Exploring the importance of mental health


Canva graphic by Alexis Rosol

Stress has become a new normal among high school students. With loads of school work to do and participating in after school activities such as sports, service hours, the arts, or even leisure activities, many students struggle to cope with the copious amount of anxiety accompanying such packed schedules and responsibilities.

Sophomore Maya Villa shares that not only school work stresses her out but also her competitive sports activities. She explains how the stress has affected her physically and how she copes with her work.

“My stress at school is not too bad,” Villa said. “However, I get very stressed about races and sometimes I throw up before a meet. I try to cope with that stress by thinking about other things, going on my phone, or talking with my friends.”
Villa believes that procrastination is the main reason for stress in her life. Even though procrastination gives her temporary relief, it does not help her in the long run.
“I would tell anyone struggling with mental health to just get up and do whatever they want to do,” Villa said. “Getting things done makes me feel better and when I procrastinate or am lazy I feel worse. Be productive so that you are happier.”

CHOC counselor Dr. Ana D’Abreu explains what students should do when they feel overwhelmed, especially during more challenging times. She suggests that students reach out to people for help and contact the CHOC counselors for extra support.

“If you are going through a hard time, acknowledge the situation and your feelings,” D’Abreu said. “Try not to ’push through’ and ignore what you are going through. Reach out to a friend or family member and let them know that life has been harder than usual… Set small goals for school. For example, ‘finish two assignments tonight,’ or ‘go to office hours,’ or ‘participate once in class.’ The more often you achieve your small goals, the more successful and motivated you’ll feel.”

So what can students do in their daily lives to help them have strong and good mental health? Giving one’s body the basic needs and living an active, nutritious lifestyle is one fantastic thing to implement into daily life.

“Take care of your basic needs- eat healthy meals and get 8 hours of sleep,” D’Abreu said. “Schedule time to care for your wellbeing- and make sure this isn’t screen time. Do something you enjoy- draw, play an instrument, go on a walk with your dog.”

So you start feeling stressed. Oh no! What can you do? D’Abreu shares some fantastic ideas on how to calm down and rethink the situation amid hardship.

“One of the best things you can do is practicing mindfulness,” D’Abreu said. “Belly (diaphragmatic) breathing is one of the best ways to help regulate your overwhelmed/anxious nervous system. Identify the activities that make you feel calm (music, drawing, baking, walking, etc.), places that are calming (park, church, Grotto, etc.), and soothing activities/items (drinking tea, lotions, aromatherapy, fuzzy blankets).”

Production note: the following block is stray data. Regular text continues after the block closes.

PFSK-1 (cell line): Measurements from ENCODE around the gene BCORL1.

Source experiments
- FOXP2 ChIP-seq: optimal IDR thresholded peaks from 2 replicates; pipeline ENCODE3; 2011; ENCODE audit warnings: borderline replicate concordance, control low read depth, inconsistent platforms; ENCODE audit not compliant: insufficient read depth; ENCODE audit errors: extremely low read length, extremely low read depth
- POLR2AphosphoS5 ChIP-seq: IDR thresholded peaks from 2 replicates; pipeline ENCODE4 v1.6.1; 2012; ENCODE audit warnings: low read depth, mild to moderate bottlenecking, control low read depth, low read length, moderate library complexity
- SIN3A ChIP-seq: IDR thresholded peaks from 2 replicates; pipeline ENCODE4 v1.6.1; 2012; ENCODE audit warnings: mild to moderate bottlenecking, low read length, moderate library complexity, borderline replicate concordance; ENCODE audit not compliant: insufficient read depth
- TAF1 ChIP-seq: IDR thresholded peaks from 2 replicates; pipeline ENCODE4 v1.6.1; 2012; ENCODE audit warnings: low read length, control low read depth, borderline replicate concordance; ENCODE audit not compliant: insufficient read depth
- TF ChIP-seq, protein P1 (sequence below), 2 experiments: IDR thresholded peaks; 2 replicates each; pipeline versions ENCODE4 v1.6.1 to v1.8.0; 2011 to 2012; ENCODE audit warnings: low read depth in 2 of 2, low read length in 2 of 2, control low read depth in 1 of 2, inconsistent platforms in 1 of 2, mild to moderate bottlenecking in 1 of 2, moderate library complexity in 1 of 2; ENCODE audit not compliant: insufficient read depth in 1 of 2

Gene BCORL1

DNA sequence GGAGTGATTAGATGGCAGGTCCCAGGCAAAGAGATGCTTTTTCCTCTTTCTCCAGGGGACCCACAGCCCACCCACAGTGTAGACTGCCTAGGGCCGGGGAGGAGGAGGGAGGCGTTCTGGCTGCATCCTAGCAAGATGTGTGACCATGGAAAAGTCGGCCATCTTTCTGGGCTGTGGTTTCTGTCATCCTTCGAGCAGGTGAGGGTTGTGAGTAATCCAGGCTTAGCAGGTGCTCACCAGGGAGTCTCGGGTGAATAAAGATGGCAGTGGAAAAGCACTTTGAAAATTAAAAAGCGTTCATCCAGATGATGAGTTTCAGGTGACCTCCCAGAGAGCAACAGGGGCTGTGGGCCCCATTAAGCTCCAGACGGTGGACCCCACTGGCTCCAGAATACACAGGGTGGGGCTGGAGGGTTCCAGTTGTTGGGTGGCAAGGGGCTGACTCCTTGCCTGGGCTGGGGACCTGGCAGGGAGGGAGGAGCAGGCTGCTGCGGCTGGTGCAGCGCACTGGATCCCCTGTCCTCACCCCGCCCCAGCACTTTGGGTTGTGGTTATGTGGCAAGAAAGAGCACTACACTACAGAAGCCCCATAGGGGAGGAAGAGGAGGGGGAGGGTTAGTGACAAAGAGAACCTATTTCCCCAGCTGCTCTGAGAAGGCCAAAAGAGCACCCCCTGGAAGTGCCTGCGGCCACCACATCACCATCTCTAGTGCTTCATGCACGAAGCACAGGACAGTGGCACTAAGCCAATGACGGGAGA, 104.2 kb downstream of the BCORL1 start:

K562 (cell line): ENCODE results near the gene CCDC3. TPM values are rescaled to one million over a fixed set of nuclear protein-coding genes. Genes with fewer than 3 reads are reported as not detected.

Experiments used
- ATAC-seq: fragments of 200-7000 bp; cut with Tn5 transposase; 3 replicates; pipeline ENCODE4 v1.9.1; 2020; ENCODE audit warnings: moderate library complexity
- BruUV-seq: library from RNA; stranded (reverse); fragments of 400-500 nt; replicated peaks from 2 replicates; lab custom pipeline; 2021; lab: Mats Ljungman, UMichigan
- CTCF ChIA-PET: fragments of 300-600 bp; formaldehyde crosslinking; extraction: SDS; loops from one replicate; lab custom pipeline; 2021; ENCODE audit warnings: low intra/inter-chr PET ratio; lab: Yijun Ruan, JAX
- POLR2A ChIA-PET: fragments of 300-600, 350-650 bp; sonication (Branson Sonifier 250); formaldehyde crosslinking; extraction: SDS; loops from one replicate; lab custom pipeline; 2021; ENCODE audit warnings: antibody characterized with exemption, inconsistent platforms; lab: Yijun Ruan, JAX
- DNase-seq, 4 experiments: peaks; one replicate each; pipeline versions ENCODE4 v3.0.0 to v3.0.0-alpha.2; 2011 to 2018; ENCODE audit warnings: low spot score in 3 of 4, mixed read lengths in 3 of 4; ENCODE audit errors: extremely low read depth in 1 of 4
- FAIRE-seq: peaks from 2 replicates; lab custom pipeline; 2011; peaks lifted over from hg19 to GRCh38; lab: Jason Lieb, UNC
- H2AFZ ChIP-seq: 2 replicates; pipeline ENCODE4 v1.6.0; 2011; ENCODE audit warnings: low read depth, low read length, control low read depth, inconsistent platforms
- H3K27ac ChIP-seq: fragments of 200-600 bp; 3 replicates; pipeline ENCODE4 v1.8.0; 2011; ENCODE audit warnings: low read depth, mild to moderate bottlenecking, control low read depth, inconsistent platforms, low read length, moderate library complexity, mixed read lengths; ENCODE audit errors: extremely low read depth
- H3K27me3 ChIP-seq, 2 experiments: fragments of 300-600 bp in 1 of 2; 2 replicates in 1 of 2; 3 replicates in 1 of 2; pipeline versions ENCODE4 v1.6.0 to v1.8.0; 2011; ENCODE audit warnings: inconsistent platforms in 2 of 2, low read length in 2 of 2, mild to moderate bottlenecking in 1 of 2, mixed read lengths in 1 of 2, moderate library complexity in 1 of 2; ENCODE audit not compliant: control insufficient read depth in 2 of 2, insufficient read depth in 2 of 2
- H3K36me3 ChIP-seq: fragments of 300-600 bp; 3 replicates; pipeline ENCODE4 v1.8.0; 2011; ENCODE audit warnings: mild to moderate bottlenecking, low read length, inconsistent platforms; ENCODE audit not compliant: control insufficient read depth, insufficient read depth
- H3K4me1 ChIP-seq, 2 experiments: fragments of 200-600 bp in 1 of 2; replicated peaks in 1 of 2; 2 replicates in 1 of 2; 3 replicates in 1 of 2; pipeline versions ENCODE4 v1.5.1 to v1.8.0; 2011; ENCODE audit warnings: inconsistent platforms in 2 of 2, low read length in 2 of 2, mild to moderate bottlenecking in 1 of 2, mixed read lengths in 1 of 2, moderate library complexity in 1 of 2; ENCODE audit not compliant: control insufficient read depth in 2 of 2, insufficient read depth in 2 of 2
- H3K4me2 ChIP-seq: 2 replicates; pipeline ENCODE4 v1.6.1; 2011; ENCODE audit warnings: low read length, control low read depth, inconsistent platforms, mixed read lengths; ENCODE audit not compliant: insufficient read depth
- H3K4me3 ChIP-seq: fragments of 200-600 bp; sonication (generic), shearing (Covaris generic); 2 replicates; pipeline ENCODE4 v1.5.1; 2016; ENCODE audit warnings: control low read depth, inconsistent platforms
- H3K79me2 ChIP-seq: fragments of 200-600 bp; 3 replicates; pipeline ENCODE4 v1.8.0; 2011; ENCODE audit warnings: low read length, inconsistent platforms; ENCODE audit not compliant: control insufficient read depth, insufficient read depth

Mental health is essential and can affect many aspects of life if not taken care of. D’Abreu and other counselors believe that it is critical to prioritize one’s mental health.

“Mental health affects everything- your academics, relationships, and physical health,” D’Abreu said. “If you don’t take care of your mental health, it can lead to less motivation, difficulty with concentration/attention, tiredness, feeling distant from friends/family, isolating yourself, and/or poor immune system health, which leads to getting sick easily.”

Along with our partnership with CHOC, students also have access to other school counselors. School counselors are credited mental health professionals who can help students academically, socially, and emotionally. One of these counselors is Kim Dittrich.

“We can serve students academically, with classes and graduation requirements, with College and career planning, and socially/emotionally by helping you get through your school day,” Dittrich said. “Everyday stressors like test taking anxiety, relationship issues and stress are all things you can seek assistance for with your school counselor.”

Many students experience academic, social, and extracurricular pressures, which is why maintaining a healthy mindset is essential. Speaking to one’s school counselor is an excellent way to feel less overwhelmed about school work and extracurriculars. All students are assigned a counselor to help them communicate with their teachers and educate them on time management skills.

“Balance [is key],” Dittrich said. “School is important but so is taking care of yourself. Set good boundaries for yourself and make sure you take some time to decompress. Even a five minute dance break in your living room can be enough to lift your mood and give your brain a break from other tasks or worries.”

Dittrich expresses how finding a practical coping skill will help students when stressed. She encourages students to find something they love, like coloring or journaling.

“I personally love to share grounding exercises with my students, and it helps me too,” Dittrich said. “A good way to start with that is to name five things you can touch, hear, smell and see. It is a simple task for your brain so it automatically calms you because you forget about the upcoming test or anxiety, even if it is for a few minutes.”

Focusing on one’s feelings and practicing self-care can help a student live a healthier life. Dittrich believes that if students are not taking care of themselves first, they will not be able to succeed in school or extracurricular activities.

“You can’t function properly if your basic needs are not being met,” Dittrich said. “The better you feel about yourself the easier other things are. Positivity and self care don’t solve every problem but it can help.”